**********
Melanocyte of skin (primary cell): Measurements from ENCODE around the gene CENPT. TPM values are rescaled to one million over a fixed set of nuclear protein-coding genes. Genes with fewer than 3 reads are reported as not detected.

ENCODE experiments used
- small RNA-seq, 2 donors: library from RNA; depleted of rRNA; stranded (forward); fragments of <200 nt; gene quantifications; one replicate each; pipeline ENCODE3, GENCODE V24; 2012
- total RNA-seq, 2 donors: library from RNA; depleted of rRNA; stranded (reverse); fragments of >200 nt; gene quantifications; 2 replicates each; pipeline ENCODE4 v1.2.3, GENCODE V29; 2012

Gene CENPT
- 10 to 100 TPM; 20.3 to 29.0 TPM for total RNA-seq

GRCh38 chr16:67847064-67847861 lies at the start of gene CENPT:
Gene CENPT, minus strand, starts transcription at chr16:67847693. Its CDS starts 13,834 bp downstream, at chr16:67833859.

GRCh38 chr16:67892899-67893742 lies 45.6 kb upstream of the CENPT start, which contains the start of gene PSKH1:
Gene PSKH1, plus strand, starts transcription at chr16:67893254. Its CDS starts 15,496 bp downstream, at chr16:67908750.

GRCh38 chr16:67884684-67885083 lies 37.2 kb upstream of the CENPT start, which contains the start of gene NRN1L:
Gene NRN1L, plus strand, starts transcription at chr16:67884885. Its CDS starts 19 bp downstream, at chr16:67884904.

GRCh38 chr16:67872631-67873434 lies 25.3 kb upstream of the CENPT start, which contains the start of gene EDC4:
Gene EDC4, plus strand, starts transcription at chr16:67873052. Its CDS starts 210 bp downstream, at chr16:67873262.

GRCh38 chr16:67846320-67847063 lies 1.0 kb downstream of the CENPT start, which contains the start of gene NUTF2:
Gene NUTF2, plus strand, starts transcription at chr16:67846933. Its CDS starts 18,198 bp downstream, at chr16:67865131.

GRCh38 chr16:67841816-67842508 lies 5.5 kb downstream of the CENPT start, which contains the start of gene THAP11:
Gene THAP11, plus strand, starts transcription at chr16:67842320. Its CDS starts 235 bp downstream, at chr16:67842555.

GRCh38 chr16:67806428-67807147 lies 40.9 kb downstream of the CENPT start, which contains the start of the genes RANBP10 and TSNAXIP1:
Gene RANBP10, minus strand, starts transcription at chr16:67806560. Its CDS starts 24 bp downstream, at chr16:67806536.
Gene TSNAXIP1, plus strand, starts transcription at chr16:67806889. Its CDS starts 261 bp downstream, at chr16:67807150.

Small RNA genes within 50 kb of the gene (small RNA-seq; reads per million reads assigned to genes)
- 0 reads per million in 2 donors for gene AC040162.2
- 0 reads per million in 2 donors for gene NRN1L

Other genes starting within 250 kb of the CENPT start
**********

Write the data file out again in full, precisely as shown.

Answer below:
Melanocyte of skin (primary cell): Measurements from ENCODE around the gene CENPT. TPM values are rescaled to one million over a fixed set of nuclear protein-coding genes. Genes with fewer than 3 reads are reported as not detected.

ENCODE experiments used
- small RNA-seq, 2 donors: library from RNA; depleted of rRNA; stranded (forward); fragments of <200 nt; gene quantifications; one replicate each; pipeline ENCODE3, GENCODE V24; 2012
- total RNA-seq, 2 donors: library from RNA; depleted of rRNA; stranded (reverse); fragments of >200 nt; gene quantifications; 2 replicates each; pipeline ENCODE4 v1.2.3, GENCODE V29; 2012

Gene CENPT
- 10 to 100 TPM; 20.3 to 29.0 TPM for total RNA-seq

GRCh38 chr16:67847064-67847861 lies at the start of gene CENPT:
Gene CENPT, minus strand, starts transcription at chr16:67847693. Its CDS starts 13,834 bp downstream, at chr16:67833859.

GRCh38 chr16:67892899-67893742 lies 45.6 kb upstream of the CENPT start, which contains the start of gene PSKH1:
Gene PSKH1, plus strand, starts transcription at chr16:67893254. Its CDS starts 15,496 bp downstream, at chr16:67908750.

GRCh38 chr16:67884684-67885083 lies 37.2 kb upstream of the CENPT start, which contains the start of gene NRN1L:
Gene NRN1L, plus strand, starts transcription at chr16:67884885. Its CDS starts 19 bp downstream, at chr16:67884904.

GRCh38 chr16:67872631-67873434 lies 25.3 kb upstream of the CENPT start, which contains the start of gene EDC4:
Gene EDC4, plus strand, starts transcription at chr16:67873052. Its CDS starts 210 bp downstream, at chr16:67873262.

GRCh38 chr16:67846320-67847063 lies 1.0 kb downstream of the CENPT start, which contains the start of gene NUTF2:
Gene NUTF2, plus strand, starts transcription at chr16:67846933. Its CDS starts 18,198 bp downstream, at chr16:67865131.

GRCh38 chr16:67841816-67842508 lies 5.5 kb downstream of the CENPT start, which contains the start of gene THAP11:
Gene THAP11, plus strand, starts transcription at chr16:67842320. Its CDS starts 235 bp downstream, at chr16:67842555.

GRCh38 chr16:67806428-67807147 lies 40.9 kb downstream of the CENPT start, which contains the start of the genes RANBP10 and TSNAXIP1:
Gene RANBP10, minus strand, starts transcription at chr16:67806560. Its CDS starts 24 bp downstream, at chr16:67806536.
Gene TSNAXIP1, plus strand, starts transcription at chr16:67806889. Its CDS starts 261 bp downstream, at chr16:67807150.

Small RNA genes within 50 kb of the gene (small RNA-seq; reads per million reads assigned to genes)
- 0 reads per million in 2 donors for gene AC040162.2
- 0 reads per million in 2 donors for gene NRN1L

Other genes starting within 250 kb of the CENPT start